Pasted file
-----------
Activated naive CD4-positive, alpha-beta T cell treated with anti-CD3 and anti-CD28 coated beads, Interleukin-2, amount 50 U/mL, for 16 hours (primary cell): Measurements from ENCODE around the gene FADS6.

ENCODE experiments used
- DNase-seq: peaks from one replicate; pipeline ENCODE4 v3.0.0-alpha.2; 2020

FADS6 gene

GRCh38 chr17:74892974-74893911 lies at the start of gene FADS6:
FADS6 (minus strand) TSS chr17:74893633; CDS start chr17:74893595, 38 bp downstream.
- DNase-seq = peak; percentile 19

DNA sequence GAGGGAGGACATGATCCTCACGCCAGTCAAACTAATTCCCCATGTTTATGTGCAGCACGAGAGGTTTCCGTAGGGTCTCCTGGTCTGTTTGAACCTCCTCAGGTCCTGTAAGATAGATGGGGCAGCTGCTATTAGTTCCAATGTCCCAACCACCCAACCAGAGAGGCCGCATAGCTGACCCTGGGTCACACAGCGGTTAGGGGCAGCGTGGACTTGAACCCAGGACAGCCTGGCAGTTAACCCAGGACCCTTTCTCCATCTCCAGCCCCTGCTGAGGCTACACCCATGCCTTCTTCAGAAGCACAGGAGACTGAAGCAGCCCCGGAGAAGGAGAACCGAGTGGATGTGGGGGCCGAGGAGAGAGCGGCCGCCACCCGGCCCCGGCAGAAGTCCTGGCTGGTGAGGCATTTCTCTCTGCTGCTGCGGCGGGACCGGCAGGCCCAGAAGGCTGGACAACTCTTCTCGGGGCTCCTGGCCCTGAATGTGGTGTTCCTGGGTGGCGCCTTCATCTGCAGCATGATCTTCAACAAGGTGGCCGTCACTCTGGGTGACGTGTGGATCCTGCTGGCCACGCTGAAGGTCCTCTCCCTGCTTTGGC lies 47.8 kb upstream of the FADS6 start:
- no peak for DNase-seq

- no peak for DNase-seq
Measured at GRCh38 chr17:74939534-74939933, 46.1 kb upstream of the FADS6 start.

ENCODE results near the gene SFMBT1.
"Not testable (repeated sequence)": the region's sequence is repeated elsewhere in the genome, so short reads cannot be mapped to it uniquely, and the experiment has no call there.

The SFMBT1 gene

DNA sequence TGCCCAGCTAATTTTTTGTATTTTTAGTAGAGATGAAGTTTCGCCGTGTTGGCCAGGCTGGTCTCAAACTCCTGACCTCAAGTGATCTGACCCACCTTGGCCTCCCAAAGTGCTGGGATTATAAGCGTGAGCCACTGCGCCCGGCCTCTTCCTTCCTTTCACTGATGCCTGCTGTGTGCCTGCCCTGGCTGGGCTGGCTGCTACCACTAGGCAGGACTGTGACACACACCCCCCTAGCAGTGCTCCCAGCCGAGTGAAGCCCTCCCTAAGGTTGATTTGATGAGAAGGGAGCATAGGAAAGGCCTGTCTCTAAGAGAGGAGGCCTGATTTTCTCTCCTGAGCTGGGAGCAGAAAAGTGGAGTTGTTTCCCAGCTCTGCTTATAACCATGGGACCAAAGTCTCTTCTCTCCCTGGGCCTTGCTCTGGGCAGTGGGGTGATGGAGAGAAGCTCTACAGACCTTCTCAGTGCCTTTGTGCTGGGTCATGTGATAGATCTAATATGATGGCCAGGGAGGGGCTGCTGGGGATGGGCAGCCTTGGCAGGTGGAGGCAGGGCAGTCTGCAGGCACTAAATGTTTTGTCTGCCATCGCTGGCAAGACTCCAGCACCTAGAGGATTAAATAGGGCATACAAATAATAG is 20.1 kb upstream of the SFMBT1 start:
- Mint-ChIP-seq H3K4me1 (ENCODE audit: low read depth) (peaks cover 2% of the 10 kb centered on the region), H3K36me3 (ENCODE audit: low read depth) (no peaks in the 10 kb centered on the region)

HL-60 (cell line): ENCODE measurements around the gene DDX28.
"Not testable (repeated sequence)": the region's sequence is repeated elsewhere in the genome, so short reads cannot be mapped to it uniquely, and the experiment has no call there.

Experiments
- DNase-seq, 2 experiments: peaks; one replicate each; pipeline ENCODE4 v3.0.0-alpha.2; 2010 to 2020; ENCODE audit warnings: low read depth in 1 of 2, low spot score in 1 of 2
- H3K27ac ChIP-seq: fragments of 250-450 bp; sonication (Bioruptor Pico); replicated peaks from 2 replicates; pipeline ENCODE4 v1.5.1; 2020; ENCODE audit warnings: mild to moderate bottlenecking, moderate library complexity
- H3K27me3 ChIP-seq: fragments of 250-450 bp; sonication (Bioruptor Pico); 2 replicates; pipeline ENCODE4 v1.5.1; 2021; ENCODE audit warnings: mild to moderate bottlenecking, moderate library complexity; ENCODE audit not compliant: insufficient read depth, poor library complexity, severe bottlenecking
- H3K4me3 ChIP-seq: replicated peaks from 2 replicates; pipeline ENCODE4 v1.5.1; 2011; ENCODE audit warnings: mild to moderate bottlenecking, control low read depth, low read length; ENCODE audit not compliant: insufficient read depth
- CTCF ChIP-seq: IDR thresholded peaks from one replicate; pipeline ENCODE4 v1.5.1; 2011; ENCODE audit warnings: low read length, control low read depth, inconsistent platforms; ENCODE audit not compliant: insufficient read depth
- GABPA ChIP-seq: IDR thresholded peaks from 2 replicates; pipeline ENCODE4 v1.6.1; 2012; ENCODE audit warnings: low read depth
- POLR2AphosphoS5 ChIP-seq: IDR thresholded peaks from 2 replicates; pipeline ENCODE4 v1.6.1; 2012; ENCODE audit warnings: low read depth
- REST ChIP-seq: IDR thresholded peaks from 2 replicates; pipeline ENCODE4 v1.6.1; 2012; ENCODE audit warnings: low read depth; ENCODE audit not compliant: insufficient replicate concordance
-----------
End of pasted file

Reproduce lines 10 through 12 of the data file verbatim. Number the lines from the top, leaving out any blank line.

- no peak for DNase-seq
Measured at GRCh38 chr17:74939534-74939933, 46.1 kb upstream of the FADS6 start.

ENCODE results near the gene SFMBT1.